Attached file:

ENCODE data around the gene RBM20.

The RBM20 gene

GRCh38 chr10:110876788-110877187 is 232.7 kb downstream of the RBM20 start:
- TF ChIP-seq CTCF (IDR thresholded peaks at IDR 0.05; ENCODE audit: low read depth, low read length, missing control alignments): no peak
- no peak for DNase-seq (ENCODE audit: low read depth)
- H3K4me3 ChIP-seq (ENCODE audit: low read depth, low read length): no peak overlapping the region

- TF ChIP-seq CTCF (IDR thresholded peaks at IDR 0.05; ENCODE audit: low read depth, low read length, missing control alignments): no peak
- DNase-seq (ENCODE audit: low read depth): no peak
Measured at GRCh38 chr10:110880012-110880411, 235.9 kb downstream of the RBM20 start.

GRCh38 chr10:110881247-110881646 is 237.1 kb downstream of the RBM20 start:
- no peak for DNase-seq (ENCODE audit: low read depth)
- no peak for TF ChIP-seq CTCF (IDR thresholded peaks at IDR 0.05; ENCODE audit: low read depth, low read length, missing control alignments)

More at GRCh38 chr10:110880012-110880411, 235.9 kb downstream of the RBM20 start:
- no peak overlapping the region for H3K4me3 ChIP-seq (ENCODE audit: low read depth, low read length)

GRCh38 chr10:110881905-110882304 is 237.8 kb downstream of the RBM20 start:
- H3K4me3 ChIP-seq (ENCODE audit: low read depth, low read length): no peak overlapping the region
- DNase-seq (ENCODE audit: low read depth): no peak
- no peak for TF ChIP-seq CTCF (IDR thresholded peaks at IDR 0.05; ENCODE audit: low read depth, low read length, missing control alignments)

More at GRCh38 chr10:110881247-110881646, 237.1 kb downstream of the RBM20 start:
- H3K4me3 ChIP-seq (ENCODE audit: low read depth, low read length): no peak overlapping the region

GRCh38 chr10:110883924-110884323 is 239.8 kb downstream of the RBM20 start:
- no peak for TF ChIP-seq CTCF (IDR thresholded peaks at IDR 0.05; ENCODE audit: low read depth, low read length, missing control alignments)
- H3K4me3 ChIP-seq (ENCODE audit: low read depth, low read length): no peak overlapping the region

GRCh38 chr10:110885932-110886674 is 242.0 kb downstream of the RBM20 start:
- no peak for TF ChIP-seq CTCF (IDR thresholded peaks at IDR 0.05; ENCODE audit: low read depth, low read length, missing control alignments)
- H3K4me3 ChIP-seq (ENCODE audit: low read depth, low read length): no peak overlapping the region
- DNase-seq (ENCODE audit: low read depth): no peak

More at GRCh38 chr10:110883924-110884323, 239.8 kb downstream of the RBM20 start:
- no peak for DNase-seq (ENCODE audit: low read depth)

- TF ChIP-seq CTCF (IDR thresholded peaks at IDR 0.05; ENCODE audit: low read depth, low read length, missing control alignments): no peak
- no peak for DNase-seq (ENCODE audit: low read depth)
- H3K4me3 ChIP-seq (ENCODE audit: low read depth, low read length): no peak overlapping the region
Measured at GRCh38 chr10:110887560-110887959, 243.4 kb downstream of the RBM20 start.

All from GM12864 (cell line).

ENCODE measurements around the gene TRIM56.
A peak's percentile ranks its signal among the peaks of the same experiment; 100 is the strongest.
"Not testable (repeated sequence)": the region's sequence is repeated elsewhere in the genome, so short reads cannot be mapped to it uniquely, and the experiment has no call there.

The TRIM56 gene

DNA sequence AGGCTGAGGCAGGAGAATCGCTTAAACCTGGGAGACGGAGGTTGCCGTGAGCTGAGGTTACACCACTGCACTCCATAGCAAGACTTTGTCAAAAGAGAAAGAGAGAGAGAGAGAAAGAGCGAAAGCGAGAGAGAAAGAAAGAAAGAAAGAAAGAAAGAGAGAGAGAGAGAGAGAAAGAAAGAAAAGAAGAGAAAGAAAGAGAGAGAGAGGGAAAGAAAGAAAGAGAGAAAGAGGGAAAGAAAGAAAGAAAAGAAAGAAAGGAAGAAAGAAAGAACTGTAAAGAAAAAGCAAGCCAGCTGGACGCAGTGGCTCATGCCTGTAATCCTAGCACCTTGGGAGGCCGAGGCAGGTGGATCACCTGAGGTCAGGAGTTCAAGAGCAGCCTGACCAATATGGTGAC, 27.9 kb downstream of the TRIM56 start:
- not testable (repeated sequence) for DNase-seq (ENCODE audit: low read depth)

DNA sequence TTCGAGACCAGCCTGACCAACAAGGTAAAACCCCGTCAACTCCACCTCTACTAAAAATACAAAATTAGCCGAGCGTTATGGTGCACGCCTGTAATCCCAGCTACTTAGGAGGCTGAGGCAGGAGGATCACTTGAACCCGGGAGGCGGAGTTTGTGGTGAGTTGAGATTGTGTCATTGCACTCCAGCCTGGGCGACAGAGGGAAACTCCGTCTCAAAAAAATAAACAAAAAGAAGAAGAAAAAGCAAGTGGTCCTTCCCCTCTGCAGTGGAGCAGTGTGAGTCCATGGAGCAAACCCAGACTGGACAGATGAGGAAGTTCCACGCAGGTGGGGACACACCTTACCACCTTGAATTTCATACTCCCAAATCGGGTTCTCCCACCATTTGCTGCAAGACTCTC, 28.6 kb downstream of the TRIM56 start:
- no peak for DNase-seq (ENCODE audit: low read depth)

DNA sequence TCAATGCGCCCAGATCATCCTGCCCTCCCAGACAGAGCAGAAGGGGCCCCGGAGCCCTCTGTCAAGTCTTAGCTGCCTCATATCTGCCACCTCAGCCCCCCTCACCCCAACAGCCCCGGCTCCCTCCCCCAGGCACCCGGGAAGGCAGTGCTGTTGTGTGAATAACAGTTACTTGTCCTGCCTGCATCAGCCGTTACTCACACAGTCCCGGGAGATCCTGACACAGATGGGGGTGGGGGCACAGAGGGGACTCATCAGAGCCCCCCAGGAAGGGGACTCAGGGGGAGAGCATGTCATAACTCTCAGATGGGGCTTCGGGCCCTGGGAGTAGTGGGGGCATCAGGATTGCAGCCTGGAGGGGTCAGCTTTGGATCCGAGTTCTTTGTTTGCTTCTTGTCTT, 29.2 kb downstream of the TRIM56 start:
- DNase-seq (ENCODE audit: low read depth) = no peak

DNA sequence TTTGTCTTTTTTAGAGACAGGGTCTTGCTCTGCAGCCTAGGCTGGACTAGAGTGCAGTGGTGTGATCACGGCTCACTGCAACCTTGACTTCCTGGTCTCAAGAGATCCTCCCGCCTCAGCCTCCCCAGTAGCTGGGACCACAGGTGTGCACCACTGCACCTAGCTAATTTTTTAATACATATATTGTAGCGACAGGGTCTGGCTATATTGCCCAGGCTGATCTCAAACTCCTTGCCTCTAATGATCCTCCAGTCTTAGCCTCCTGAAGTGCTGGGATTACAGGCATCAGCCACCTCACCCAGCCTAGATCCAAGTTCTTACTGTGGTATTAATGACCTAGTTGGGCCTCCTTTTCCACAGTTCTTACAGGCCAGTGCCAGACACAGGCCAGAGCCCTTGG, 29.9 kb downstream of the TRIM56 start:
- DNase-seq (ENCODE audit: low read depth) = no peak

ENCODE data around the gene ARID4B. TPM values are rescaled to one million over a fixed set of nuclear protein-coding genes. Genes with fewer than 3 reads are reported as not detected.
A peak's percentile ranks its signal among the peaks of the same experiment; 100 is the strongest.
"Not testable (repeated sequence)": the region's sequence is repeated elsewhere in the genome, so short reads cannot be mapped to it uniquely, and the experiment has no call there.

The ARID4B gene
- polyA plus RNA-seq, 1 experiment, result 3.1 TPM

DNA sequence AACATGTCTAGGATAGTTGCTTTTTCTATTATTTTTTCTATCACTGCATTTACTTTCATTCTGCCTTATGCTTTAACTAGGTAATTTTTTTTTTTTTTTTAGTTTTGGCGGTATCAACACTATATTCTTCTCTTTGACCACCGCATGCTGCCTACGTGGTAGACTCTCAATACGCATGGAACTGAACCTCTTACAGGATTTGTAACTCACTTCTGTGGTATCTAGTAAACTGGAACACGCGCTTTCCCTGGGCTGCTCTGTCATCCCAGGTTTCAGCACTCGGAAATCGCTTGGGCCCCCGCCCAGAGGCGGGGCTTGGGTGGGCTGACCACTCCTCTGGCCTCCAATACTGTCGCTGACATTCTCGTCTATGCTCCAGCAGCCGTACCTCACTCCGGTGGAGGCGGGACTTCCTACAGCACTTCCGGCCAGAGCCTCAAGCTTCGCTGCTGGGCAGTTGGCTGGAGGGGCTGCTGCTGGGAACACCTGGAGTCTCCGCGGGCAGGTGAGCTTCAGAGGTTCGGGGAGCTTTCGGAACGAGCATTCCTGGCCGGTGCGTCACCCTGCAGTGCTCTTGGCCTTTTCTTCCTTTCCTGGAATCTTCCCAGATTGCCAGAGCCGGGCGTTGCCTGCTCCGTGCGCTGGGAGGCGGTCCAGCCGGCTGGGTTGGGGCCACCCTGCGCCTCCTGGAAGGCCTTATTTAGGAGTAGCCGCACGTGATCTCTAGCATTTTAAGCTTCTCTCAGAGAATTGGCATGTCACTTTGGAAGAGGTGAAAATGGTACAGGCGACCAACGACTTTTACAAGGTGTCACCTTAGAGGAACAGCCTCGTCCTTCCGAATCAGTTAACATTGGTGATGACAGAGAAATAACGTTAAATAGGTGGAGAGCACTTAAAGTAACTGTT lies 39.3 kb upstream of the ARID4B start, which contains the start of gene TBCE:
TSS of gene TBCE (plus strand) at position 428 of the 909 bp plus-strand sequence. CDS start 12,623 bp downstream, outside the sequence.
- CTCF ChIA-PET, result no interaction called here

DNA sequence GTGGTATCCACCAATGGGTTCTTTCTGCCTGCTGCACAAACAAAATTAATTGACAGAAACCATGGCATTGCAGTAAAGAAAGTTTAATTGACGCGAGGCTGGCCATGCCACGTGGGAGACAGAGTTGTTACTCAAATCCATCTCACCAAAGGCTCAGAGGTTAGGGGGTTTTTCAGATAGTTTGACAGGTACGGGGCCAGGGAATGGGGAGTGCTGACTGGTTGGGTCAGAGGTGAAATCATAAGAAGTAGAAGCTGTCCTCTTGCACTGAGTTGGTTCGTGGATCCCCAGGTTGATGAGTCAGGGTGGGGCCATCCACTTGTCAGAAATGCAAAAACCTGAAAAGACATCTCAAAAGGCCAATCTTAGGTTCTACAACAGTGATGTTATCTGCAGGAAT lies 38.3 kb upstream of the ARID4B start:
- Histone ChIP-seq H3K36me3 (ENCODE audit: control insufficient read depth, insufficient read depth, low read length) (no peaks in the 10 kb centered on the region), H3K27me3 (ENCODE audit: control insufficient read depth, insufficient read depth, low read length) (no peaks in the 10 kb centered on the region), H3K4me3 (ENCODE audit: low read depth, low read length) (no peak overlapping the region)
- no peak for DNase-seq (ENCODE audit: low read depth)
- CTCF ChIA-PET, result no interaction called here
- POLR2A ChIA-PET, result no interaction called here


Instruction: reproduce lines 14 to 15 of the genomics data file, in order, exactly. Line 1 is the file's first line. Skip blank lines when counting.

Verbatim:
- no peak overlapping the region for H3K4me3 ChIP-seq (ENCODE audit: low read depth, low read length)

GRCh38 chr10:110881905-110882304 is 237.8 kb downstream of the RBM20 start: